On the other hand, Reverend Grant was instrumental in guiding me to an HBCU where I saw more black people in a couple of years than I ever saw in my entire life. The First Congregational Church in Mason City was instrumental in making that possible because they helped fund the drive to support H-TU (one of six small HBCUs) by the national 17/76 Achievement Fund of the United Church of Christ.

The news is replete with stories, some of them tragic, about how Greek fraternities haze their pledges. On the other hand, H-TU was pretty rough on pledges too. Upper classmen would make the pledges roll down the steep hills around the campus. They looked exhausted, wearing towels around their necks, running in place when they weren’t running somewhere in the Texas heat.

One H-TU professor said that H-TU was “small enough to know you, but big enough to grow you.” Although I can’t remember ever seeing him on campus because he was traveling most of the time, I at least knew the name of the President was John Q. Taylor (1965-1988). On the other hand, when I transferred credit to Iowa State University, I never knew the name of the President of the university.

Habari Gani is Swahili for “What’s the news?” or as it translated in the context I’m about to set, “What’s going on?” Habari Gani was the name for the annually published book of poetry by the H-TU students. Dr. Porter supported the project. I submitted a poem for the 1975 edition, which didn’t make the cut. When I transferred to Iowa State University, I left without getting a copy.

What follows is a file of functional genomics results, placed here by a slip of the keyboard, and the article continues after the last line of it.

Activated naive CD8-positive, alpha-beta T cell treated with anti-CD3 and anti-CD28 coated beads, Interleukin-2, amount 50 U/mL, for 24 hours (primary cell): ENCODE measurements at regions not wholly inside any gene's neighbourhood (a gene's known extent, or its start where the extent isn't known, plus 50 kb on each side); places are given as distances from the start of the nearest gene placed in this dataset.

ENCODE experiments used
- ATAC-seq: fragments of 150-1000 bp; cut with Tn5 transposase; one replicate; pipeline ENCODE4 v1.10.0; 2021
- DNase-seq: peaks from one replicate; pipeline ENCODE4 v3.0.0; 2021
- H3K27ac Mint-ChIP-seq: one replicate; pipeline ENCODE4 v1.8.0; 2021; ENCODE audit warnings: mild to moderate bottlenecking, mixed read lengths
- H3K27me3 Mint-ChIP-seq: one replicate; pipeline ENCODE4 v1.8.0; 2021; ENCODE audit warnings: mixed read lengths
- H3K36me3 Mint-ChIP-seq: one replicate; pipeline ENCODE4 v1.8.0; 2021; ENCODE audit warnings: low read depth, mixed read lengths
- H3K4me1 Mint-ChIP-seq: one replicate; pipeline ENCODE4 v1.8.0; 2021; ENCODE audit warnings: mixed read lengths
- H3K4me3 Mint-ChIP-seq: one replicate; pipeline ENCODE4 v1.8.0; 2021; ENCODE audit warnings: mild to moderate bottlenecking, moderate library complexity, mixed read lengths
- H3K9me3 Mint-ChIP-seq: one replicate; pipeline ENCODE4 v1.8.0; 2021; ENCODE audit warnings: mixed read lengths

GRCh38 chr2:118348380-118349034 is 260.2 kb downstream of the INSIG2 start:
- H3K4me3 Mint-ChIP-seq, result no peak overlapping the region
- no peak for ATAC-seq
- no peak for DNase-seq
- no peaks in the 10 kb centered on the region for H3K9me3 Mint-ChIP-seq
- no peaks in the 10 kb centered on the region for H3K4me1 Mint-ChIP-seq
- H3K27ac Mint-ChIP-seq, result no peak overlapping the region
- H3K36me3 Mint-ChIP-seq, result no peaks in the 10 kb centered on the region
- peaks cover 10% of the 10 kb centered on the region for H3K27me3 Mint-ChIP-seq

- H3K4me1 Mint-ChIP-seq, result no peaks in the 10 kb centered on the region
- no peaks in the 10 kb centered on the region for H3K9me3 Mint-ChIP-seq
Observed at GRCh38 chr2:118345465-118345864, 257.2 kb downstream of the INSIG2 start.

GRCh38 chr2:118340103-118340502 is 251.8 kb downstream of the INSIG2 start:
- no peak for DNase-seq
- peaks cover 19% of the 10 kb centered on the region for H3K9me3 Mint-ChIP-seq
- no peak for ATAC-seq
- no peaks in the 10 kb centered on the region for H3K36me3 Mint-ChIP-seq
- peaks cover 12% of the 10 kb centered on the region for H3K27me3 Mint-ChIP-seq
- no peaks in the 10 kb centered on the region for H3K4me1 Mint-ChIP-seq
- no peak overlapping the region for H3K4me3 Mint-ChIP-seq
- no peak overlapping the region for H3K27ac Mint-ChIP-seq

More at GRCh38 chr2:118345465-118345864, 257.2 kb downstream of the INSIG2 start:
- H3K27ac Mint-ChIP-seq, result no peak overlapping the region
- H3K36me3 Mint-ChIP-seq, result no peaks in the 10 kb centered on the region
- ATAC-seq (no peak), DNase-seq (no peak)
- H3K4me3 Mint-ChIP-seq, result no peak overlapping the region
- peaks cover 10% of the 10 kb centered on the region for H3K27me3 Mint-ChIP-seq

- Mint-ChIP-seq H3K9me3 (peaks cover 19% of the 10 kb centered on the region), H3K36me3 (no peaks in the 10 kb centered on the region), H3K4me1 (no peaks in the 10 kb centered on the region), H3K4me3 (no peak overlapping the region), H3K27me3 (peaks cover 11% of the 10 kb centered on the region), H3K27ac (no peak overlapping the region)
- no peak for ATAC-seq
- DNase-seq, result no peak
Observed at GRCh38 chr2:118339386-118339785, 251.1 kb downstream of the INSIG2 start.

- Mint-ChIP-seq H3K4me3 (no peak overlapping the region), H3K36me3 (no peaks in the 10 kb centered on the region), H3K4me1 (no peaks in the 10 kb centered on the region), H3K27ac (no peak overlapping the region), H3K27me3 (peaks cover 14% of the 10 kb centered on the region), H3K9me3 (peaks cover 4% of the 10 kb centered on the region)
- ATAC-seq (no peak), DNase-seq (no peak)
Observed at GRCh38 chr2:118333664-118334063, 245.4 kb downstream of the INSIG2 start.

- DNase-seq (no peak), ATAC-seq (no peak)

On the other hand, years later, I got a digital copy of that edition. I tracked it down to the H-TU library in 2016. The librarian was gracious.

Habari Gani has always been a reminder of the reason why I went to H-TU in the first place. I grew up in Iowa and was always the only black student in school. I grew up in mostly white neighborhoods.

On the other hand, when I finally got to H-TU, one of the students asked me, “Why do you talk so hard?” That referred to my Northern accent, which was not the only cultural factor that made social life challenging.

Once I tried to play a pickup game of basketball in the gymnasium. I’m the clumsiest person for any sport you’ll ever see. I was terrible. But the other players didn’t give me a bad time about it. They softly encouraged me. This was in stark contrast to the time I played a pickup game with all white men years before in Iowa. When I heard one of them yell, “Don’t worry about the nigger!” I just sat down on the bleachers.

On the other hand, when I was a kid and our family was hit by hardship, Reverend Bandel was the kindest person on earth to us—it didn’t matter that he was white. And my 2nd grade teacher, who was black (the only black teacher I ever had before going to H-TU), slapped me in the face so hard it made my ears ring—because I was rambunctious and accidentally bumped into her. It’s far too easy to polarize people as good or bad based on the color of their skin, especially when you’re young and impressionable.

It takes practice and experience to learn how to say and think, “On the other hand….”

Author: James Amos

I'm a retired consult-liaison psychiatrist. I navigated the path in a phased retirement program through the hospital where I was employed. I was fully retired as of June 30, 2020. This blog chronicles my journey.